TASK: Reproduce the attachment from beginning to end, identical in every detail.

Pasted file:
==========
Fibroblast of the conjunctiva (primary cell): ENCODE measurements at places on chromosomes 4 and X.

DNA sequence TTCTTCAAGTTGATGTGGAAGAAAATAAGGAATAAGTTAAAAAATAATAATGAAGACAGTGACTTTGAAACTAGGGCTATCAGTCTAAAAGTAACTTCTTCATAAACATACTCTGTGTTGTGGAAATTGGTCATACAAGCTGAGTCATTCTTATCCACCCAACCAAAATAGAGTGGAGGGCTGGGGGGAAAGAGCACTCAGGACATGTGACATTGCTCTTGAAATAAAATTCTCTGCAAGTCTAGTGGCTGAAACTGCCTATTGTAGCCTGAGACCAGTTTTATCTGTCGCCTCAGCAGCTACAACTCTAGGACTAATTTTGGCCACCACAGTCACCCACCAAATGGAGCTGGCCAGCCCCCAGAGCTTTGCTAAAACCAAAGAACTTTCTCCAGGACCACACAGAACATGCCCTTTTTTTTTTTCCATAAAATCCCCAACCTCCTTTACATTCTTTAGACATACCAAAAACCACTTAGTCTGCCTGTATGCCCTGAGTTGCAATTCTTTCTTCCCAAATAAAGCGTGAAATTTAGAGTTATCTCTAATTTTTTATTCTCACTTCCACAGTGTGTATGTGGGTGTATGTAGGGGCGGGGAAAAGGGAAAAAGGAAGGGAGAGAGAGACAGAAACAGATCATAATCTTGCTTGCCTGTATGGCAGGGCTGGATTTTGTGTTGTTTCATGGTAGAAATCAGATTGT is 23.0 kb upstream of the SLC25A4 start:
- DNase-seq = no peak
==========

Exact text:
Fibroblast of the conjunctiva (primary cell): ENCODE measurements at places on chromosomes 4 and X.

DNA sequence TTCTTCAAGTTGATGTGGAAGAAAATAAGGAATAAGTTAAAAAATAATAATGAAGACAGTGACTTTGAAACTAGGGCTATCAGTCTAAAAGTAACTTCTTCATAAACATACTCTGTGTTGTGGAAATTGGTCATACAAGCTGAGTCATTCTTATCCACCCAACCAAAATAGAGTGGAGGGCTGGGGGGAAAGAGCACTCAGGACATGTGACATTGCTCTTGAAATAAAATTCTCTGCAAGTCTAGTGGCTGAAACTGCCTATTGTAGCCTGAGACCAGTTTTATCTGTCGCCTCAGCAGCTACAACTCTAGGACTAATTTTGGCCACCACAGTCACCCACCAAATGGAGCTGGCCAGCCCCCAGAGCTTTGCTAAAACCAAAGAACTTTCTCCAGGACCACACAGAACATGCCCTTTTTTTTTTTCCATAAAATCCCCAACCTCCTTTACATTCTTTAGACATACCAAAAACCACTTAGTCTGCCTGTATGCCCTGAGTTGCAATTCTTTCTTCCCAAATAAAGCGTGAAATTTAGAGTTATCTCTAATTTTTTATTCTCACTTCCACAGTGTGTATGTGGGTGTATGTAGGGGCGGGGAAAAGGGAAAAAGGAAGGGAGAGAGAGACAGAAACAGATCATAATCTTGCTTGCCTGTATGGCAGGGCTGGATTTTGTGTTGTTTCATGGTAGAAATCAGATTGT is 23.0 kb upstream of the SLC25A4 start:
- DNase-seq = no peak